Last Saturday we recreated Holi – the Hindu Festival associated with brightly coloured paints being thrown in the air (and over everyone in sight…).
Leaving aside the challenges for Art Department and Camera team it also showed the Production Team at its smoothest.
- 250 Supporting Artistes
- A one-day-only crane, with two operators and Steadicam
- Leicester’s Cossington Park sectioned-off and made secure
- Shelter organised for catering and a refuge, in case of rain
- Parking permits for the unit and the caravan of utility-vehicles
- Health & Safety and Risk Assessment checks to all the above
- Enhanced Assistant Director and Location teams briefed, radioed-up and hi-vizzed
Planning started early and all under the eagle-eye of Line Producer, Thea Harvey. She is ultimately responsible for the whole shebang. She is the lynchpin. Everything is approved by her. Nothing ruffles her.
She sits in the room with Rachel Donkor, our Production Accountant, who with Carla Gale, Assistant Accountant sitting opposite her, tracks the costs against the budget and tweaks the levers if we’re drifting. Even a little bit.
They are supported, across the corridor, by Nicola Morrow, Production Coordinator, whose job it is to know everything: every name, number, location, birth-date, preference. She in turn delegates out key tasks to Alex Carrodus-Cook, Production Secretary. They also sit opposite each other – matching Apple Macs perched on stands – serene, perky or intensely focused depending on the time of day.
Out-and-about is Graeme MacKensie, Location Manager and his team, Robbie Tarrant, Unit Manager and Locations Assistant, Patrick Waggett. Graeme has appeared on these blogs before because he works across on all departments: production, camera, art…
Locations is an ice-berg department. All we see are the pretty places on the screen but to get those shots Graeme and his colleagues have an enormous amount to get done to an immovable deadline: scouting; early, spontaneous and formal recces; negotiating fees and access; managing neighbours’ expectations; and assessing parking requirements, health & safety issues, traffic management. All the above is done in a calm, reasonable and empathetic manner, keenly aware that our unit will be invading someone’s home, business or frontage. And, of course, it all goes unnoticed. We got in, filmed, no drama, we wrapped and left … but only then can locations start breathing again.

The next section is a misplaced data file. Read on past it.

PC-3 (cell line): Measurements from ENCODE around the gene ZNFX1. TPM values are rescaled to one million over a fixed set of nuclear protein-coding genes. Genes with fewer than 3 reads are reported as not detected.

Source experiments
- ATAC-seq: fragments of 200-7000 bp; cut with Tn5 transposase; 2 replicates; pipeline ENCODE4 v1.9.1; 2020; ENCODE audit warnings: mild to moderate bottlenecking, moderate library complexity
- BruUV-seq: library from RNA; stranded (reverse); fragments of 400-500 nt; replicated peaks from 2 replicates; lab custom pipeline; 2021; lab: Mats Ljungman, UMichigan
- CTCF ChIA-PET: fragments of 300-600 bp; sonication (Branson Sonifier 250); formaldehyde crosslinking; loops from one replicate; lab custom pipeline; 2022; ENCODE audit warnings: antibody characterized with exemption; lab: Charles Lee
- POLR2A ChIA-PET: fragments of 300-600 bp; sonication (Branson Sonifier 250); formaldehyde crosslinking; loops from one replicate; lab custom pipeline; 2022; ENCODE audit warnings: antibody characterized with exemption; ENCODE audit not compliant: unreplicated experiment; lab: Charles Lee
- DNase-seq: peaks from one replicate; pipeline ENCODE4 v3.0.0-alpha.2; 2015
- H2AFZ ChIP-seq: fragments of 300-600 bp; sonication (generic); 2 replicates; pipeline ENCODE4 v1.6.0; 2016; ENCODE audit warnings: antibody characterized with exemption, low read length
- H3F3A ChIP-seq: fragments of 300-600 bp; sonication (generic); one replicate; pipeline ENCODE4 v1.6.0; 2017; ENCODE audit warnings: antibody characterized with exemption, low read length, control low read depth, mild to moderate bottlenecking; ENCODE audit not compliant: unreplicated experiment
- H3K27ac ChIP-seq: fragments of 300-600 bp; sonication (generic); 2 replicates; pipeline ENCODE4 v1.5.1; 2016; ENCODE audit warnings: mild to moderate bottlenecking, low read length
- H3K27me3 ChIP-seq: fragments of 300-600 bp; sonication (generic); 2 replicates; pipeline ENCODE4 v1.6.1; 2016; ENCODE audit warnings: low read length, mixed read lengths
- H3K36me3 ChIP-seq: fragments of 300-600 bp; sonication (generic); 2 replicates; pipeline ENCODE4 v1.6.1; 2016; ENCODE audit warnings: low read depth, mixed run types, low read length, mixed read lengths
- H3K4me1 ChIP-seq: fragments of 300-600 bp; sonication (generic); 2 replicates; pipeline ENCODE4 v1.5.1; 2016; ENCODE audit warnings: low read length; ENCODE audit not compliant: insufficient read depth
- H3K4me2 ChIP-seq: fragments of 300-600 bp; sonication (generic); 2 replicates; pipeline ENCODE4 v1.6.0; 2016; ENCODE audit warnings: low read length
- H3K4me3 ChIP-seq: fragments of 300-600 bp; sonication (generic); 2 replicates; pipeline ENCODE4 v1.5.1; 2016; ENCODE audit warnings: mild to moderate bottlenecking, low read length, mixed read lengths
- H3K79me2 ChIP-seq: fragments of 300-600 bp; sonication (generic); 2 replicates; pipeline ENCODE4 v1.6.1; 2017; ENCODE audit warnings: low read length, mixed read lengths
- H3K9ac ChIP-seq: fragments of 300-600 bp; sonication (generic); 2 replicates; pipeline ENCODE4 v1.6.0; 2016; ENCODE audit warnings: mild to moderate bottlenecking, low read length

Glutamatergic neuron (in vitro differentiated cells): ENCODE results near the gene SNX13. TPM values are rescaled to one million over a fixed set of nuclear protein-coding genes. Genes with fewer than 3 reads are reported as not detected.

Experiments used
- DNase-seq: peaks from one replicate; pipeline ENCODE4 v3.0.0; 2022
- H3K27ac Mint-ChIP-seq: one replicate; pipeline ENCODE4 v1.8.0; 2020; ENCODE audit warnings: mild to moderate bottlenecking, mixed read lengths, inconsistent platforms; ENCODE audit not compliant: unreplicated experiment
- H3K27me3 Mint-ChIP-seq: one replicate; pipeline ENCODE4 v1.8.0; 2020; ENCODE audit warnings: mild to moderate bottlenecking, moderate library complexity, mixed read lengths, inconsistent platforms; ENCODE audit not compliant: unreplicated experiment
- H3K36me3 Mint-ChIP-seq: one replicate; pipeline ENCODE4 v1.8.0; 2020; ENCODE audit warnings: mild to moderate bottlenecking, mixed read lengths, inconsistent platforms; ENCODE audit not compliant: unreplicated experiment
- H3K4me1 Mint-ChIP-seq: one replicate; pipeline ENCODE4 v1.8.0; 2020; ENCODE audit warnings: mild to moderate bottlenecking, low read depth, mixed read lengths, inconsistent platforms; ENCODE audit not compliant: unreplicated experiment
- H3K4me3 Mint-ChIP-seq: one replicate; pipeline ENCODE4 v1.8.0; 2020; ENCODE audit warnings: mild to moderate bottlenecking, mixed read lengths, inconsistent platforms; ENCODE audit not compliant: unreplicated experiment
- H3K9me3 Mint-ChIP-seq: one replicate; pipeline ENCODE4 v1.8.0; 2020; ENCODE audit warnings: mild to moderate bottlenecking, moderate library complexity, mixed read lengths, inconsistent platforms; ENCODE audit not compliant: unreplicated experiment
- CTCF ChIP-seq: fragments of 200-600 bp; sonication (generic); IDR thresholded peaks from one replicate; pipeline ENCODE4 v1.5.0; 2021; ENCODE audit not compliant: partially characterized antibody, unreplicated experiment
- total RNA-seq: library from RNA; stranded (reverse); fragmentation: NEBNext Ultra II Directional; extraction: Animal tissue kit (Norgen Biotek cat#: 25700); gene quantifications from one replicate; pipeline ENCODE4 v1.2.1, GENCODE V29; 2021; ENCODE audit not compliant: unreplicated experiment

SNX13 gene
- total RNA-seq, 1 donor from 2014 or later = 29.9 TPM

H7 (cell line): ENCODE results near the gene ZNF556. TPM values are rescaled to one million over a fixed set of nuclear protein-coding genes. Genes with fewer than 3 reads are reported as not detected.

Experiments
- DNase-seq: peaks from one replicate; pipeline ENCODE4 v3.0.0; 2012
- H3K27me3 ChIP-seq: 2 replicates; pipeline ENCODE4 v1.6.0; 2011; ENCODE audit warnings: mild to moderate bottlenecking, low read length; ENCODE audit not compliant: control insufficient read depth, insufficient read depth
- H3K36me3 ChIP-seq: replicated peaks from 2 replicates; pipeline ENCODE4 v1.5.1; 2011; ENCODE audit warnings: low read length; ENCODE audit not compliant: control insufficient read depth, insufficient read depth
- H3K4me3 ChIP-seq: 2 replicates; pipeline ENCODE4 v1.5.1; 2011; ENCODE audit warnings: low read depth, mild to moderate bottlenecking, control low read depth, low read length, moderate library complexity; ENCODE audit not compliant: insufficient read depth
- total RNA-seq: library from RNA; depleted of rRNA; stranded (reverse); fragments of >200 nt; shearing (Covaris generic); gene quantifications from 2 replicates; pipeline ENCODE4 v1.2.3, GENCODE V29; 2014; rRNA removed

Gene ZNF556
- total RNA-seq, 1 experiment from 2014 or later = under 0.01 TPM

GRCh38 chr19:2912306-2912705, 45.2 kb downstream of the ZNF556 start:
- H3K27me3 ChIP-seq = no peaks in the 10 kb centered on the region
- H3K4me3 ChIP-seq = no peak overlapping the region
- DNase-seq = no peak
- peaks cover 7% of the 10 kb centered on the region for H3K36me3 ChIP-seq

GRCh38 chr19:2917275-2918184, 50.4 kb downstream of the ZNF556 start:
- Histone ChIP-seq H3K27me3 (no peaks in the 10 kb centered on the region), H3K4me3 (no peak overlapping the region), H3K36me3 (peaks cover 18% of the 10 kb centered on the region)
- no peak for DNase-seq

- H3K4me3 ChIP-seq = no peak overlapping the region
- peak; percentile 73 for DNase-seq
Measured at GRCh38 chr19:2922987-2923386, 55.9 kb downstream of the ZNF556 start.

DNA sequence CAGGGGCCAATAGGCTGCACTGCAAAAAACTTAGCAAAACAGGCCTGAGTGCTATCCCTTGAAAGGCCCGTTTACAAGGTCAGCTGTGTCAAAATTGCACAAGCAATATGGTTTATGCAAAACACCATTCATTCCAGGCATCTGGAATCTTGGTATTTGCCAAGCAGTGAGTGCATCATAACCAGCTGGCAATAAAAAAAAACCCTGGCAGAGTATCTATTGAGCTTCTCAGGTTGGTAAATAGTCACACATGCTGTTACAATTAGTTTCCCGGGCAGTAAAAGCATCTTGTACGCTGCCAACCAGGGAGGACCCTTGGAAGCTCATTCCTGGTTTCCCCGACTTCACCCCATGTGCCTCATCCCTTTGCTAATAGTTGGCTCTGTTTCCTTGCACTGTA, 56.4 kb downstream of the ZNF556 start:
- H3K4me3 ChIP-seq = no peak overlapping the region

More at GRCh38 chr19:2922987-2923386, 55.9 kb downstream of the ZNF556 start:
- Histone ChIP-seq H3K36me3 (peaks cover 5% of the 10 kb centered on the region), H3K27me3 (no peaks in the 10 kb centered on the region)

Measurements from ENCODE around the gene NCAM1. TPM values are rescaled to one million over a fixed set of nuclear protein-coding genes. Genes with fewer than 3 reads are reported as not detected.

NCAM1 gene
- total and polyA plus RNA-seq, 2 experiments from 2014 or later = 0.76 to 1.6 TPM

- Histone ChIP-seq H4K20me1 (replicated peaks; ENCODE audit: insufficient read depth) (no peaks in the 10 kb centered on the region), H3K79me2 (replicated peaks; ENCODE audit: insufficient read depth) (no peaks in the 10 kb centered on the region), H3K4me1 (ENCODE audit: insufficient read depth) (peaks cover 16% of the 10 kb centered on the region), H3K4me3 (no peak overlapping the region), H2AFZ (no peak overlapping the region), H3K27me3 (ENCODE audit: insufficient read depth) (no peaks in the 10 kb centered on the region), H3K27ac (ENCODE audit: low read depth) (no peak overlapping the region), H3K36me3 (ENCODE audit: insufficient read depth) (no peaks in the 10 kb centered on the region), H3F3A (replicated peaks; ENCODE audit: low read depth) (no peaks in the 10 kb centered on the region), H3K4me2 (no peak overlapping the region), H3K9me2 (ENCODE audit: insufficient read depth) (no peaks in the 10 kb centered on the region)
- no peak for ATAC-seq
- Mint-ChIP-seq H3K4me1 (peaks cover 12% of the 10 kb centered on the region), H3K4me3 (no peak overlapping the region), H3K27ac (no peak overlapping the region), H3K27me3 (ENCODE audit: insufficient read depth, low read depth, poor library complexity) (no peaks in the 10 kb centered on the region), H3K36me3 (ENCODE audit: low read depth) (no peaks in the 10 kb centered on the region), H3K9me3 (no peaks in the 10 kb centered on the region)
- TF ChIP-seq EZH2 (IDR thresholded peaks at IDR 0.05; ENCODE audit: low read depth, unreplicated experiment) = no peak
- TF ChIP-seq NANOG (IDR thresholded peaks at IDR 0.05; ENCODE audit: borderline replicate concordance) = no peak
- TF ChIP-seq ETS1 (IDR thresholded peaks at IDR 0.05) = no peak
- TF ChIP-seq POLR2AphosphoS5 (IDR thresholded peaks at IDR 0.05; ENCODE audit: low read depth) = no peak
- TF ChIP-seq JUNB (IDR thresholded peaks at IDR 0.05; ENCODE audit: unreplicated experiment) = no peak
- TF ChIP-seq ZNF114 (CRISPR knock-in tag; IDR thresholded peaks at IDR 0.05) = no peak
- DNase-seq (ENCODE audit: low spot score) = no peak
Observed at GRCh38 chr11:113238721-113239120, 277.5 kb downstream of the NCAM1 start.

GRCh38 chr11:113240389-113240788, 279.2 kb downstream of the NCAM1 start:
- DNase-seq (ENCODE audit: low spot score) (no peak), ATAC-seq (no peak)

Lastly, the AD’s, the Assistant Directors who feed actors to the set and in front of the camera ready to shoot.
They are led by the indefatigable 1st AD, Gareth Tandy – resplendent in Hawiian shirt and jester’s trainers – who controls the floor, monitors our well-being and maintains the shooting momentum. Giggles a lot.
Off-set there’s Nicole Chapman, 2nd AD responsible for getting the actors in front of the camera and anticipating their every need: make-up and costume call, early breakfasts, transport.
And they are met out of the car and led to set by Floor Runner, Ravi Lakhani and brought to 3rd AD, the ever-smiling Natasha Phelan. There the actors hover, just off-set, with Natasha making sure they are happy, watered and poised to move in front of the lens. All ably assisted by Nick Crane, our Trainee.
Key to Saturday’s success was the work of Rashi Lakhani (yes, the Lakhani’s have quite a big impact on this film, in one way or another) our Crowd AD who recruited, filtered, auditioned, briefed, booked and motivated our amazing Holi crowd. Not just Joe Public but our dancers and drummers too. A flawless job for an intensely exciting result.
Judging from the public’s Facebook feedback, The Engine Room did its job. The people of Leicester pitched up, danced and shouted, threw (water-soluble, non-toxic, hypo-allergenic) paint and then had a spot of lunch… and smiled from dawn ‘til dusk.
A really great day.